• bubus05bubus05 Member Posts: 106 Member Member Posts: 106 Member
    The food industry in the USA was apparently worth 6.2 trillion dollars in 2019. That is a lot of food to sell. Its main focus is to make profit not make people healthy. Thing is if today everyone started eating healthy, this food industry would collapse in no time, probably millions of people would lose their jobs as well. To sell their stuff they do massive advertisement campaigns spending probably billions on them. And these adds are effective, I am having trouble to convince my own kid to eat healthy, he thinks I am basically a 'boomer' who dont know s.h.i.t-sorry for the expletive. Sure there is the MFP and others, and they are great, but they are miniature compare to the large multi national corporations. To this consider that our western society has never been so wealthy as today. There is money everywhere, even the poorest will be able to spend money on food, starvation at least in the west is non-existent, which is a good thing, if only that money was spent on healthy foods...
    And than they will tell you that being fat is completely fine as long as 'you like being you', dont even know what to say to that...LOL I think I ranted enough for today.
  • southkonahisouthkonahi Member Posts: 104 Member Member Posts: 104 Member
    shel80kg wrote: »
    One question that has really challenged me over the years is whether mental health factors link directly to how we create, establish, maintain and worry about how heavy we are.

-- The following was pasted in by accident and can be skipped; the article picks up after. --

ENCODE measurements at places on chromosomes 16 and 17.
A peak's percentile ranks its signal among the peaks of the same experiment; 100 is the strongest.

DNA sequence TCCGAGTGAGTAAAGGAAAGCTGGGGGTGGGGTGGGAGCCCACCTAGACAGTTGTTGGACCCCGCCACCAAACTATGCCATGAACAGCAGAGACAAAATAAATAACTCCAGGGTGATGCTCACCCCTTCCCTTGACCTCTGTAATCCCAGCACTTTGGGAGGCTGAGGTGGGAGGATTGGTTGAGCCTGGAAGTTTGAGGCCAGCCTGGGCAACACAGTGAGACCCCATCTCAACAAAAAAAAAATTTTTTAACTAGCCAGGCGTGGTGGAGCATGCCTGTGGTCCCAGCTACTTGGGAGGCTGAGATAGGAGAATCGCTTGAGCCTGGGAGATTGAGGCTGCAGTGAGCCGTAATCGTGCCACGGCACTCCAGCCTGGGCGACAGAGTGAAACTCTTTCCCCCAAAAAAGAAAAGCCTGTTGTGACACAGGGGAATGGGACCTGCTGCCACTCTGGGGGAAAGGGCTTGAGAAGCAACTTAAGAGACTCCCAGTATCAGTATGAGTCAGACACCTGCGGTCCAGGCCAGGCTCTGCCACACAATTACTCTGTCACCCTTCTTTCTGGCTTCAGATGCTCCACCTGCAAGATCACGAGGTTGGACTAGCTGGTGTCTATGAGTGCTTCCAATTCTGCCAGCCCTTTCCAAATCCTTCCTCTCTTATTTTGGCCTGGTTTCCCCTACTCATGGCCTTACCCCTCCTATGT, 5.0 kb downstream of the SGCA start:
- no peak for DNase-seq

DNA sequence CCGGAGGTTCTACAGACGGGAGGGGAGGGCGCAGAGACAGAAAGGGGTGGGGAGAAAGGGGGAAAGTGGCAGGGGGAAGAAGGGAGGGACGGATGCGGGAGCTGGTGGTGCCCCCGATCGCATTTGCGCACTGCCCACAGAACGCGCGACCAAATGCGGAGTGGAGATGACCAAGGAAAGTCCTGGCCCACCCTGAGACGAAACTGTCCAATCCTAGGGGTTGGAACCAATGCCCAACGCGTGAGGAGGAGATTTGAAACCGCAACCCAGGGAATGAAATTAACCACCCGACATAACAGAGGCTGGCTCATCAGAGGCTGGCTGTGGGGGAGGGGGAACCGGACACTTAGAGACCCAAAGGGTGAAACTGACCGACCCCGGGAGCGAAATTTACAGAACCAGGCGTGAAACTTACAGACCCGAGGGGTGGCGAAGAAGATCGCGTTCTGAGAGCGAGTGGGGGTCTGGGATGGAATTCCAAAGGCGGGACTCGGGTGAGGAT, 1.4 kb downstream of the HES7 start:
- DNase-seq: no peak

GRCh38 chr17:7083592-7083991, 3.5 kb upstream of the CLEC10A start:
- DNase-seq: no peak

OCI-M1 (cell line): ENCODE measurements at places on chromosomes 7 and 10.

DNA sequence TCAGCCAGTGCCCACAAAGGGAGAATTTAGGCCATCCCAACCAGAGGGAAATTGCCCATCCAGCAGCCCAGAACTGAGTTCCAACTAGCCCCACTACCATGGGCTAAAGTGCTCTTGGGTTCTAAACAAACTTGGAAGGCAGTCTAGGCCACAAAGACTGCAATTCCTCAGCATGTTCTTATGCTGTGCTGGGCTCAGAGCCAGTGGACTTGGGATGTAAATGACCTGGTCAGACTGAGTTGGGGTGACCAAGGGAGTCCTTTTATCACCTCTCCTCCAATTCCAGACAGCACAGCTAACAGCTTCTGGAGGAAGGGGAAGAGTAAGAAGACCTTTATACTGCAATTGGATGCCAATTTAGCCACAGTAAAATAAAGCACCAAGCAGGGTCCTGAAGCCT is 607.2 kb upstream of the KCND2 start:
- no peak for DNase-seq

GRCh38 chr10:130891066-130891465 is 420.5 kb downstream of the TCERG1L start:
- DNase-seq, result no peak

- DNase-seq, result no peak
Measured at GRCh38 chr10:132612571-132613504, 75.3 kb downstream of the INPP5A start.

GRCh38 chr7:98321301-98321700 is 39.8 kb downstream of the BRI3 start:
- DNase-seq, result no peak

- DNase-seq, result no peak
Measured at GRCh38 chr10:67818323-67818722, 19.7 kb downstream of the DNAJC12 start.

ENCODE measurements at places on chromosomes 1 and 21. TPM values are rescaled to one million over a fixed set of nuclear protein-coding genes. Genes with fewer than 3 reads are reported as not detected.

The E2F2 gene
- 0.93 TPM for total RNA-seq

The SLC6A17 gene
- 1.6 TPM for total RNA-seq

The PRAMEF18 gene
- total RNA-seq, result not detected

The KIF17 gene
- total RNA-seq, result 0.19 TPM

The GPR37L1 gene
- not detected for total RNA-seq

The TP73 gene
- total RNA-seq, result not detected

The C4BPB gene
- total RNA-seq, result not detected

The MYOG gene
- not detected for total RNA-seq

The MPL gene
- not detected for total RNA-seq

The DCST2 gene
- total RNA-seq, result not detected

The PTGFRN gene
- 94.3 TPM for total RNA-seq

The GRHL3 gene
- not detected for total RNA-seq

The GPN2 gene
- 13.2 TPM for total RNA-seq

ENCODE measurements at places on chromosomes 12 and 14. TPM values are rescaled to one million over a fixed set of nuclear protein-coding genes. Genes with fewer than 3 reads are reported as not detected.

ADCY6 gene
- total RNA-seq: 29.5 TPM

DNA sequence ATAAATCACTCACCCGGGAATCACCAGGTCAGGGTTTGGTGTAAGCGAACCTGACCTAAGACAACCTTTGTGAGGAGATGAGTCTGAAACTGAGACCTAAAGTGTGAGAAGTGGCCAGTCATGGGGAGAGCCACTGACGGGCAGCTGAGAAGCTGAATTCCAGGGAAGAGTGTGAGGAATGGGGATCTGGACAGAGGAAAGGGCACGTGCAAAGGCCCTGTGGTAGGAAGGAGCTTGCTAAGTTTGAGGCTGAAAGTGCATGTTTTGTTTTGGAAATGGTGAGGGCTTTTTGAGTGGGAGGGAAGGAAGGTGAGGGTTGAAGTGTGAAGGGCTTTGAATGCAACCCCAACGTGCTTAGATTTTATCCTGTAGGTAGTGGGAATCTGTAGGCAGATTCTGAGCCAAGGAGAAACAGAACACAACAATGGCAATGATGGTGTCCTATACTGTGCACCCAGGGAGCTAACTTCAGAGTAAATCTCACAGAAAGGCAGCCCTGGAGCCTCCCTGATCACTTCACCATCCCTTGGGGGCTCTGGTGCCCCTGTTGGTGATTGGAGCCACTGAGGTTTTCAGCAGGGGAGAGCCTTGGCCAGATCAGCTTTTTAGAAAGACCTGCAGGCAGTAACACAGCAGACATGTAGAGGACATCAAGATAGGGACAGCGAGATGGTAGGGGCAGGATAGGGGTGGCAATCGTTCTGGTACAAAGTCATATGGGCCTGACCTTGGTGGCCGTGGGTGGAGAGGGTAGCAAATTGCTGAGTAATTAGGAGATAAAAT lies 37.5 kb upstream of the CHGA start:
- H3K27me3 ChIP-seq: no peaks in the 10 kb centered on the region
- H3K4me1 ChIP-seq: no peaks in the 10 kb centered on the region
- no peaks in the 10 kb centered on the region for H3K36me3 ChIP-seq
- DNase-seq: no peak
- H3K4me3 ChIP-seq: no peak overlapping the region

For thought, why is it that people are more willing to look inward to life's problems/situations when figuring out why they smoke cigarettes, than they are when they are trying to figure out why they allow themselves to eat too many calories?
    edited May 4
  • penguinmama87penguinmama87 Member, Premium Posts: 387 Member Member, Premium Posts: 387 Member
    shel80kg wrote: »
    One question that has really challenged me over the years is whether mental health factors link directly to how we create, establish, maintain and worry about how heavy we are.
    For thought, why is it that people are more willing to look inward to life's problems/situations when figuring out why they smoke cigarettes, than they are when they are trying to figure out why they allow themselves to eat too many calories?

    I think this is a good way to look at it.

    For me, it was really freeing, actually, to look at my overeating as just another kind of vice. Not to punish myself for it (which is a huge temptation), but to treat it more distantly. If I want to stop feeling beholden to a particular kind of vice, what virtue can I practice instead that will help me overcome it? Gluttony can be overcome by practicing temperance, and sloth by industriousness (we used to use the word "industry" but that has a much more narrow meaning now). I've done this in other areas of my life, now I just apply to it to what I eat too. It's actually not that different, but I was making it bigger in my head.

    One of the things that I think can be sticky about weight loss is that being overweight or obese is obvious to other people. Many if not most other bad habits, flaws, or vices can be hidden in whole or in part from at least some of the people we come into contact with on a regular basis. I think that's one reason our society can be so weirdly sensitive about it.